What if your 4-year-old son would rather dress up as Rapunzel than a pirate for Halloween or prefers playing with a Cinderella figurine than G.I. Joe? These are questions confronting a married couple played by Jim Parsons and Claire Danes in the IFC Films drama “A Kid Like Jake.”
The picture — out June 1 — centers on how the parents learn to respond to their gender-questioning kid and whether they should conform their child to traditional gender norms as they enroll him in kindergarten.
“The beauty of this movie is it takes a topic that talks about transgender issues and doesn’t give the audience any strong conclusions about what’s right or wrong,” Parsons told Variety at the film’s New York premiere on Monday held at the Landmark 57 West Theater. “What the movie does is grounds it in a situation that people can identity with. You don’t have to have this specific issue in your life, but it shows a family dealing with raising a young person and having honest arguments and conversations and fumbling — just like all humans do.”
Parsons, who arrived at the screening with a cane and a boot over his right foot due to fracturing it while performing in his Broadway play “The Boys in the Band,” said he was immediately drawn to the film’s story after watching Daniel Pearle’s 2013 play of the same name. Parsons acquired the rights with his producing partner and husband Todd Spiewak and hired Pearle to adapt his stage version for the big screen.
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For Parsons, being an openly gay actor sets him apart from the majority of his peers. He said he’s “fortunate in many ways” that Hollywood and fans recognize his talents, rather than his sexuality.
“I have never felt like an outsider in the arts world,” said the “Big Bang Theory” star. “I do feel like I bring a lot of unique qualities, and that makes me different — that’s my bread and butter. In a way, I feel accepted because of that. Growing up, of course there were other aspects where I felt like I stuck out and I wished I didn’t stick out. I later realized what’s good about sticking out is that you can use it in a positive way, and then you enjoy sticking out.”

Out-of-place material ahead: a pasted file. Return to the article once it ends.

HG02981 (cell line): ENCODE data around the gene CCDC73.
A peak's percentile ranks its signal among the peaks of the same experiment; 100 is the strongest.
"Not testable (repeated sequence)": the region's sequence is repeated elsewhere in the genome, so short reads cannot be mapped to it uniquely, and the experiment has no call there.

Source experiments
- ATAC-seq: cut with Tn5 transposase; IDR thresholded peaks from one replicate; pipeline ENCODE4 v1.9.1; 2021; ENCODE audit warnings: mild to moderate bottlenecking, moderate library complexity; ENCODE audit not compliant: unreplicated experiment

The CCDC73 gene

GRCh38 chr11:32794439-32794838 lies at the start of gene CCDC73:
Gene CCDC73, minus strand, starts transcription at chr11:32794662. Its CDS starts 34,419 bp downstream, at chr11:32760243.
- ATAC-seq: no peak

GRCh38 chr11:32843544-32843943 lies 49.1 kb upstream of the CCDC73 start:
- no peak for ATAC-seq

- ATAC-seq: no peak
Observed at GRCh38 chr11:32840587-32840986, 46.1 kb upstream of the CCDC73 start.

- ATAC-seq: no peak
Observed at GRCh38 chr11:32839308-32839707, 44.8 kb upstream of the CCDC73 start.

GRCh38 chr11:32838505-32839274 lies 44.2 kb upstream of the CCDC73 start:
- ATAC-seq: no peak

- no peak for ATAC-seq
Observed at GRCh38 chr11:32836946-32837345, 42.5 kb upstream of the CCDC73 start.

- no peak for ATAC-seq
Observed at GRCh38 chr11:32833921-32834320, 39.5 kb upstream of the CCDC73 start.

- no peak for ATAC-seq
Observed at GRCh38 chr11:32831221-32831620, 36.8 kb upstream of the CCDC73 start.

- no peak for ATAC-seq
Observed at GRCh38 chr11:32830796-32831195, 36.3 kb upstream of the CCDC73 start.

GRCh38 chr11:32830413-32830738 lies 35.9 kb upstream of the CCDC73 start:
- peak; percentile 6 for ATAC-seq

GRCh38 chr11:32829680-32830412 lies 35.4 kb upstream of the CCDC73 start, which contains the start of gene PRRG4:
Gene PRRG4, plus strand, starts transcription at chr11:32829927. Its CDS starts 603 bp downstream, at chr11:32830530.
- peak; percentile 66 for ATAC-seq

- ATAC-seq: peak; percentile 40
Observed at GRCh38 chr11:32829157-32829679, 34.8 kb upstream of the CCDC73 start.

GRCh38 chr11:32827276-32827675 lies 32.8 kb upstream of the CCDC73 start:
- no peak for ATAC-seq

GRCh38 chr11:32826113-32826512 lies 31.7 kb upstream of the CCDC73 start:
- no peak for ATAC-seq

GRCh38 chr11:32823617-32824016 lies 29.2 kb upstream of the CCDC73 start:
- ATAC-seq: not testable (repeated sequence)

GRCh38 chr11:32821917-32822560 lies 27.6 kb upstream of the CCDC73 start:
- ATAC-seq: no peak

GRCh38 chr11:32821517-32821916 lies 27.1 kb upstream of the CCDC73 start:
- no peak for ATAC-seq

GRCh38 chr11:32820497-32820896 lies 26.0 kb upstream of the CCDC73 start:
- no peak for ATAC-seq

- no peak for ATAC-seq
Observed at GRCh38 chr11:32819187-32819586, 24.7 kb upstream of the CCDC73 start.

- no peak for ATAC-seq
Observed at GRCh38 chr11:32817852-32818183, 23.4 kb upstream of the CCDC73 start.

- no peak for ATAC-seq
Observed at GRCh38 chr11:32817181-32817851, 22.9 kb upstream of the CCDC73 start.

When Danes read the script, she coincidentally had finished “the grueling process applying to schools” for her own son and felt a strong connection with the project.
“The story was very relatable. It was almost problematic because there were a lot of overlaps,” said Danes. “Sometimes it’s more challenging to chart the emotional course of the character when you see too much of yourself in the character. It’s not a problem on ‘Homeland.’ But, the dialogue was so fresh, alive and realistic. I hadn’t read scenes that were so rich between people like this in a long time. We need more stories like this.”
Director Silas Howard echoed Danes’ sentiments and hopes studios are willing to finance and distribute more films similar to “A Kid Like Jake,” so that “people will understand that things are different,” said the transgender filmmaker. “We are taught in life that certain things are this way or that way, especially when it comes to gender. If you don’t fit in a box, then you’re not accepted, which is wrong.”
Octavia Spencer, who plays Jake’s preschool advisor, also celebrated the film’s contribution to diversity. The actress encourages individuals to rebel against any labels. “It’s crazy that people aren’t allowed to be who they are and crazy to make people conform to any ideal,” she said. “I love the differences and we need to learn to embrace one another. That’s what makes us unique and beautiful.”